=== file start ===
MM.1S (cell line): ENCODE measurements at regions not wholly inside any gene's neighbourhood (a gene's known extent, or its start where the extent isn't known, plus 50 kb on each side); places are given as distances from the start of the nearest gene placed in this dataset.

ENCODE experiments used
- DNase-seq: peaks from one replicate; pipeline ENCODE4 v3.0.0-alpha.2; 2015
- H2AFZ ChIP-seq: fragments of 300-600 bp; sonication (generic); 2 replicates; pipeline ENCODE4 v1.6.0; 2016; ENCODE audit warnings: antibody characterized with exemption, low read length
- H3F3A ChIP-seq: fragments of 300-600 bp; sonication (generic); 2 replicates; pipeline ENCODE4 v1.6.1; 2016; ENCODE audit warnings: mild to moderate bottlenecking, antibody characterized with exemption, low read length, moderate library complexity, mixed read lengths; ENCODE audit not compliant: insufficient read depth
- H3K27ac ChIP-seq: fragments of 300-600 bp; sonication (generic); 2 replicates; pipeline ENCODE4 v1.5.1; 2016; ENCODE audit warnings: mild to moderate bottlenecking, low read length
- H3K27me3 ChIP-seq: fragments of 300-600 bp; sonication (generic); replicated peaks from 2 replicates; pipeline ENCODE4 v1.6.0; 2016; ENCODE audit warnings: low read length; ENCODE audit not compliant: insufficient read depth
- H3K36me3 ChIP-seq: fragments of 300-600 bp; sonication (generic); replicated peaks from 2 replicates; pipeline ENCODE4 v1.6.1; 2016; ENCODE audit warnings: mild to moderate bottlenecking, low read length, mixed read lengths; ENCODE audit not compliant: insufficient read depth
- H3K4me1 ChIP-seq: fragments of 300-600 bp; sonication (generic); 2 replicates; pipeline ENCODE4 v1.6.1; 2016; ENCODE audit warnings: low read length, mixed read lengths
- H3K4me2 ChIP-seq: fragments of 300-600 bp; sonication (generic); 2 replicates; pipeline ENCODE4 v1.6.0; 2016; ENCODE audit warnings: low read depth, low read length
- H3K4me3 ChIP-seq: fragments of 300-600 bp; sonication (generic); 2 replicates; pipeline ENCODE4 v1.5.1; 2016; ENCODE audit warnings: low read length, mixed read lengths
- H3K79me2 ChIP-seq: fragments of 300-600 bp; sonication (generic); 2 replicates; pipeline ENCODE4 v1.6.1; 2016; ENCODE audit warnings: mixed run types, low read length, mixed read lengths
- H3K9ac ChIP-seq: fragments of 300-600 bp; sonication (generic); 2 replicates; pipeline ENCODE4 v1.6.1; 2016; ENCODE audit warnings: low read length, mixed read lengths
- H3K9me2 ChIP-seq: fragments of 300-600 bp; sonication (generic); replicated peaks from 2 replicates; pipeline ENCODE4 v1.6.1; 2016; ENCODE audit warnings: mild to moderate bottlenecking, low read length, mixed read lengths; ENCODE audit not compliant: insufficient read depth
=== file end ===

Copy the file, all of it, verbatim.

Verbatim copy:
MM.1S (cell line): ENCODE measurements at regions not wholly inside any gene's neighbourhood (a gene's known extent, or its start where the extent isn't known, plus 50 kb on each side); places are given as distances from the start of the nearest gene placed in this dataset.

ENCODE experiments used
- DNase-seq: peaks from one replicate; pipeline ENCODE4 v3.0.0-alpha.2; 2015
- H2AFZ ChIP-seq: fragments of 300-600 bp; sonication (generic); 2 replicates; pipeline ENCODE4 v1.6.0; 2016; ENCODE audit warnings: antibody characterized with exemption, low read length
- H3F3A ChIP-seq: fragments of 300-600 bp; sonication (generic); 2 replicates; pipeline ENCODE4 v1.6.1; 2016; ENCODE audit warnings: mild to moderate bottlenecking, antibody characterized with exemption, low read length, moderate library complexity, mixed read lengths; ENCODE audit not compliant: insufficient read depth
- H3K27ac ChIP-seq: fragments of 300-600 bp; sonication (generic); 2 replicates; pipeline ENCODE4 v1.5.1; 2016; ENCODE audit warnings: mild to moderate bottlenecking, low read length
- H3K27me3 ChIP-seq: fragments of 300-600 bp; sonication (generic); replicated peaks from 2 replicates; pipeline ENCODE4 v1.6.0; 2016; ENCODE audit warnings: low read length; ENCODE audit not compliant: insufficient read depth
- H3K36me3 ChIP-seq: fragments of 300-600 bp; sonication (generic); replicated peaks from 2 replicates; pipeline ENCODE4 v1.6.1; 2016; ENCODE audit warnings: mild to moderate bottlenecking, low read length, mixed read lengths; ENCODE audit not compliant: insufficient read depth
- H3K4me1 ChIP-seq: fragments of 300-600 bp; sonication (generic); 2 replicates; pipeline ENCODE4 v1.6.1; 2016; ENCODE audit warnings: low read length, mixed read lengths
- H3K4me2 ChIP-seq: fragments of 300-600 bp; sonication (generic); 2 replicates; pipeline ENCODE4 v1.6.0; 2016; ENCODE audit warnings: low read depth, low read length
- H3K4me3 ChIP-seq: fragments of 300-600 bp; sonication (generic); 2 replicates; pipeline ENCODE4 v1.5.1; 2016; ENCODE audit warnings: low read length, mixed read lengths
- H3K79me2 ChIP-seq: fragments of 300-600 bp; sonication (generic); 2 replicates; pipeline ENCODE4 v1.6.1; 2016; ENCODE audit warnings: mixed run types, low read length, mixed read lengths
- H3K9ac ChIP-seq: fragments of 300-600 bp; sonication (generic); 2 replicates; pipeline ENCODE4 v1.6.1; 2016; ENCODE audit warnings: low read length, mixed read lengths
- H3K9me2 ChIP-seq: fragments of 300-600 bp; sonication (generic); replicated peaks from 2 replicates; pipeline ENCODE4 v1.6.1; 2016; ENCODE audit warnings: mild to moderate bottlenecking, low read length, mixed read lengths; ENCODE audit not compliant: insufficient read depth